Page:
Mary Barra, CEO of General Motors, at the New York Stock Exchange, Nov. 17, 2022.
DETROIT — Monday marks 10 years of Mary Barra’s tenure as CEO of General Motors, ushering in a crucial year for the Detroit automaker and for her legacy.
Over the past decade, Barra has been a dynamic executive, guiding the company through high-profile crises as the first female leader of a major automaker. Under her stewardship, GM has seen record profits, cultural changes and major achievements, including beating Wall Street earnings forecasts in 34 of the last 35 quarters, according to FactSet.
She’s regularly ranked as one of the most powerful business leaders in the world, with former and current executives describing her as a “visionary” and “inclusive” leader who has always remained focused on the task at hand.
That task, for much of Barra’s time at GM, has been to push the envelope and transform the largest U.S. automaker for sustained success. But her main business plans of late have failed to meet internal or external expectations, including her own.
Initiatives involving electric vehicles and autonomous vehicles have come under pressure, with EV rollout and demand slower than expected and GM majority-owned Cruise in crisis. The EV and AV businesses, along with emerging software initiatives, were major parts of lofty financial targets earmarked for 2025 and 2030.
GM says it can still achieve its goals — among them to double revenue by 2030 — by shifting focus, but it’s yet to detail how, without the help of its stated growth drivers.
GM’s stock under CEO Mary Barra’s 10-year tenure.
“I always thought the EV and AV strategies were awfully ambitious and were more to show Wall Street that they were becoming a ‘tech company’ more than an auto company, trying to imitate Tesla too much in many ways,” said Michelle Krebs, an executive analyst with Cox Automotive, who previously covered GM as a reporter starting in the 1980s.
Public criticism of Barra has been scant, but Wall Street and investors are speaking through the company’s stock price.
Famed investor Warren Buffett’s Berkshire Hathaway, which took a major stake in GM in 2012, sold all its shares in the company without explanation during the third quarter of 2023.
GM stock closed Friday at $35.26 per share, down 10.5% under Barra’s tenure and off by nearly 50% from a high of more than $67 on Jan. 5, 2022.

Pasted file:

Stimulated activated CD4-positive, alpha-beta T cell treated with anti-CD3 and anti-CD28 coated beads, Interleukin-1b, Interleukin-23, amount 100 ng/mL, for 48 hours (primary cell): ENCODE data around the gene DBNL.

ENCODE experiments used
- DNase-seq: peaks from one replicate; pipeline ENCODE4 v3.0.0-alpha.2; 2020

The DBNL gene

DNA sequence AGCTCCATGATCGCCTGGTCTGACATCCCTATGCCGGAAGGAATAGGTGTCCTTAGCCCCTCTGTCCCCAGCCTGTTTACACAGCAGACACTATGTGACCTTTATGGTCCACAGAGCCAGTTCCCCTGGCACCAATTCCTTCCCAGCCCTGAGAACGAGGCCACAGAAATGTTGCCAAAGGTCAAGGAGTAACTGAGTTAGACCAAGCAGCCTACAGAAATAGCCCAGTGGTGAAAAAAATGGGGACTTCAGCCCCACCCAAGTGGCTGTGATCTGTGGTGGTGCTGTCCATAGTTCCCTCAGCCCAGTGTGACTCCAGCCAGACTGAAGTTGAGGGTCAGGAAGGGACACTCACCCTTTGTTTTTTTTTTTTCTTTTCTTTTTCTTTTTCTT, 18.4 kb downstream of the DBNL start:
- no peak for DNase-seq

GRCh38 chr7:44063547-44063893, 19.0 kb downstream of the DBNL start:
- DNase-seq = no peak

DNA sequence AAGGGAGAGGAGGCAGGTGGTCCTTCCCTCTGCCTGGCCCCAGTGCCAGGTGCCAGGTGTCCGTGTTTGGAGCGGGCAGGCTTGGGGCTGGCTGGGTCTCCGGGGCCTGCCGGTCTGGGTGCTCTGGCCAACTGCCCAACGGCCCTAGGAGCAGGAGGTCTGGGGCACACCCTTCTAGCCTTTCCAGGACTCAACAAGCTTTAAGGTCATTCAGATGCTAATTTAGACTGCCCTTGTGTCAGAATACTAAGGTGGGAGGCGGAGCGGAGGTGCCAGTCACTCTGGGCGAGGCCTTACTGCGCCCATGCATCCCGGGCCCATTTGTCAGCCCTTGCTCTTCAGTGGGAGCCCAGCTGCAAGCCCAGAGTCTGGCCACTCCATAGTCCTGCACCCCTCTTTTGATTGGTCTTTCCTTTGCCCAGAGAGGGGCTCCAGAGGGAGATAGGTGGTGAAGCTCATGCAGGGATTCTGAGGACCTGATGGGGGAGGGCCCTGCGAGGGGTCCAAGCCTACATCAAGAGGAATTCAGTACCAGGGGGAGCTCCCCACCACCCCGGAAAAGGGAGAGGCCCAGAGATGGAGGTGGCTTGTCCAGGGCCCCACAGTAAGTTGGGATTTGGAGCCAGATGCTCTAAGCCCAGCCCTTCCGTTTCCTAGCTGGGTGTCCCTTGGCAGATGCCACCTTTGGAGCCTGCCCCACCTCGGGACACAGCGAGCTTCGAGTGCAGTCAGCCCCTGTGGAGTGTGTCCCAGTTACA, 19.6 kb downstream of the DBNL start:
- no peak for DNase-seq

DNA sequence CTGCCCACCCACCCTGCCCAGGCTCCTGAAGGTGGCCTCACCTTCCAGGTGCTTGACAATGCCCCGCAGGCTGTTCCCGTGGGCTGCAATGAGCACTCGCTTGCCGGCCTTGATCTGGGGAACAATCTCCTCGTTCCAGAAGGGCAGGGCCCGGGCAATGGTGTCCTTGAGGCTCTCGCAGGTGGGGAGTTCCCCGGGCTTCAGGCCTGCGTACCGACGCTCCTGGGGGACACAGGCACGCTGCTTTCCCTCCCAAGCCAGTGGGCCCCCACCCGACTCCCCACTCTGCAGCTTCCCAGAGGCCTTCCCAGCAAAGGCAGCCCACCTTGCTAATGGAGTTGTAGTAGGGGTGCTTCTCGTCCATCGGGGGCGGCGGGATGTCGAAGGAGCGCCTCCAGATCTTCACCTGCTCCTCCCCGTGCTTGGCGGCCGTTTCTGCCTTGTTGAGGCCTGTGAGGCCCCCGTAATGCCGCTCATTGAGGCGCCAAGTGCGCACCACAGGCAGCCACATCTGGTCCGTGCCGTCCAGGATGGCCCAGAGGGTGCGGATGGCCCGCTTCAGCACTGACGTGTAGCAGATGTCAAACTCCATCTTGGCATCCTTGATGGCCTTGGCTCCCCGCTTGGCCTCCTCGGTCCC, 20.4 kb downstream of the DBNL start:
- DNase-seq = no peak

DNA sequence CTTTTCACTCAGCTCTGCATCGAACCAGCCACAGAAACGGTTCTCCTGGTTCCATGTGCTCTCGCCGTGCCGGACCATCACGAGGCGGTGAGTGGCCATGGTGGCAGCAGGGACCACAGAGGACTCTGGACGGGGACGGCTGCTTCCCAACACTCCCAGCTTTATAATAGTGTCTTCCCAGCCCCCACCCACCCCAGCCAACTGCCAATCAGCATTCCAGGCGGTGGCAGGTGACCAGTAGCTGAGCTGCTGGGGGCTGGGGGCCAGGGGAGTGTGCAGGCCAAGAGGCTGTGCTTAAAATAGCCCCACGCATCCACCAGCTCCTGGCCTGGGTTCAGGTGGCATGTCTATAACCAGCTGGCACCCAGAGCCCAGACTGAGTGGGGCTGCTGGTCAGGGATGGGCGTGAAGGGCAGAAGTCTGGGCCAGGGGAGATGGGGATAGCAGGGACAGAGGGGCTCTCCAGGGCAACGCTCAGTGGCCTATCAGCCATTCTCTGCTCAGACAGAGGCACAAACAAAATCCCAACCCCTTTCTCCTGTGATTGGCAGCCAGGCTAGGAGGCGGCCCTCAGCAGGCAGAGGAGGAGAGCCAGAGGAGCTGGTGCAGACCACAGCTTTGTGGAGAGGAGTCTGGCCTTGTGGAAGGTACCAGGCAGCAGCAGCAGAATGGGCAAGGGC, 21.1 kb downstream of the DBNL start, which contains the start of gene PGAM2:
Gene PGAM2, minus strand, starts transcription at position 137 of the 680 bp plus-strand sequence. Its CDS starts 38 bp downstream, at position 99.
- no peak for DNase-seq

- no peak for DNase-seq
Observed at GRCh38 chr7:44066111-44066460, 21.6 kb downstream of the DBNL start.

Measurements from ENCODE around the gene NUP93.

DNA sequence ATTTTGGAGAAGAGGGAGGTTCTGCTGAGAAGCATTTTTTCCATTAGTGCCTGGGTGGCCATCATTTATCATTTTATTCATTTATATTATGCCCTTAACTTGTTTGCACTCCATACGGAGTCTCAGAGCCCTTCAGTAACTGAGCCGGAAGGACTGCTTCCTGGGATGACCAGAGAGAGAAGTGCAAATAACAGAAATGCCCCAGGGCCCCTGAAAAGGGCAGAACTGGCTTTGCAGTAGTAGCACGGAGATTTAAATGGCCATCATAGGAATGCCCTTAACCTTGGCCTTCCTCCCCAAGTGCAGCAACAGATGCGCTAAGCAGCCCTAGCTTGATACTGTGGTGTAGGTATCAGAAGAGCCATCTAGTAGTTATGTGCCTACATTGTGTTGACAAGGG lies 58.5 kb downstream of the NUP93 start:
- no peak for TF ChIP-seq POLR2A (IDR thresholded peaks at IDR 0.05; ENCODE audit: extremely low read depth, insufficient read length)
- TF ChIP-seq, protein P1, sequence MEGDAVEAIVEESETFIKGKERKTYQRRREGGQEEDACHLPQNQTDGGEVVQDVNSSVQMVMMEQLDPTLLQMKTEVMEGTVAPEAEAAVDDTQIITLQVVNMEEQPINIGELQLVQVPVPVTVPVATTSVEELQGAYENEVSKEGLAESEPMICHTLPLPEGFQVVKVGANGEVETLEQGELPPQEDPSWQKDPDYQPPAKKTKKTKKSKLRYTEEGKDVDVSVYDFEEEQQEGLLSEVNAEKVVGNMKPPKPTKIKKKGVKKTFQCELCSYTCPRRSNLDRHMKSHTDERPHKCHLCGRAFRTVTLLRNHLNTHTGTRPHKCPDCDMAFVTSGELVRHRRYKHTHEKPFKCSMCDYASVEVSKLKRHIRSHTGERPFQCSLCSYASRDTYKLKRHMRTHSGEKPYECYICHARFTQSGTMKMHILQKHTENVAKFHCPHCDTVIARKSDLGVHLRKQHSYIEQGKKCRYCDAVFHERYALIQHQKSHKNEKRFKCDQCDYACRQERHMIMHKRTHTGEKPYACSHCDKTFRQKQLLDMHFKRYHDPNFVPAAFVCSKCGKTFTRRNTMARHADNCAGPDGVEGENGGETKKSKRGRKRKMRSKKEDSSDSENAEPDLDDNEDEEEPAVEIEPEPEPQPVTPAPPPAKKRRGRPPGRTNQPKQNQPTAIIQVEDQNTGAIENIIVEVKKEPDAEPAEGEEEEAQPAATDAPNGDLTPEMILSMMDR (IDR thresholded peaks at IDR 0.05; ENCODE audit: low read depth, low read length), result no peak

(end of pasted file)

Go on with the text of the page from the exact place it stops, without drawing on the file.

GM appeared to be the front-runner in recent years to challenge U.S. leader Tesla in electric vehicles with its new EV architecture and billions in investments.
Barra surprised many in 2021 by announcing that GM would end production of traditional internal combustion engine vehicles and exclusively offer consumers EVs by 2035. At the time, GM promised to transform the company and automotive industry through what Barra called “visionary investments,” including what would become $35 billion toward electric and autonomous vehicles by 2025.
She touted GM’s growth opportunities, including its next-generation “Ultium” EV architecture, and many other major automakers followed suit and announced similar electrification goals.
But GM has rolled out its next-gen EV models at a snail’s pace amid production snags. And its most recent model — the Chevy Blazer EV — has paused sales due to significant software problems.
GM’s EV sales last year totaled 75,883 units, or 2.9% of the company’s overall sales. It was third in EV sales behind Tesla, and Hyundai Motor, which includes Kia, according to Cox Automotive. However, a vast majority of GM’s EV sales were from its now-discontinued Chevrolet Bolt models.
Broad consumer demand for EVs hasn’t materialized the way GM or others had hoped, and many automakers have withdrawn or walked back the EV ambitions they set just a few years ago.
Mary Barra, GM chair and CEO, speaks during the unveiling of the Cadillac Celestiq electric sedan in Los Angeles, Oct. 17, 2022.
Frederic J. Brown | AFP | Getty Images
Barra said in December that while there’s still a path to exclusively offer EVs by 2035, customer demand will ultimately determine the pace of the company’s EV transition.
“We still have a plan in place that allows us to be all light-duty vehicles by 2035. But again … we’ll adjust based on where the customer is and where demand is,” she said. “But I do believe this transition will happen over a period of time.”
As early as 2017, GM’s EV focus was on getting as many electric vehicles to market as possible, promising to launch a mix of at least 20 new all-electric and hydrogen fuel-cell vehicles globally by 2023. Then, in November 2020, that goal post shifted, and the automaker said it would introduce at least 30 new EVs by 2025 and spend $27 billion — an amount that was later upped to $35 billion — on electric and autonomous vehicles.
GM has not released exact details about that spending, but executives last year confirmed the automaker was pushing back or cutting EV spending by billions.
In October, GM pulled its near-term EV targets that included selling 400,000 electric vehicles in North America between 2022 and mid-2024 as well as producing 100,000 EVs in North America during the second half of 2023.
The Detroit automaker and Honda Motor also canceled plans to jointly develop affordable EVs, which would have been a $5 billion capital project, and GM opted to instead revive the canceled Chevrolet Bolt as a new model in 2025.
GM maintains it will achieve low profit margins on EVs by 2025 as well as increase North American capacity for the vehicles to 1 million units by then. The automaker expects to maintain an 8% to 10% adjusted profit margin in North America through the transition.
Taking the wheel
If EVs have been struggling to capture consumer attention, autonomous vehicles and GM’s Cruise unit have been commanding it — but not for the reasons Barra would like.
Late last year Cruise transformed nearly overnight from one of GM’s greatest business opportunities into a growing liability.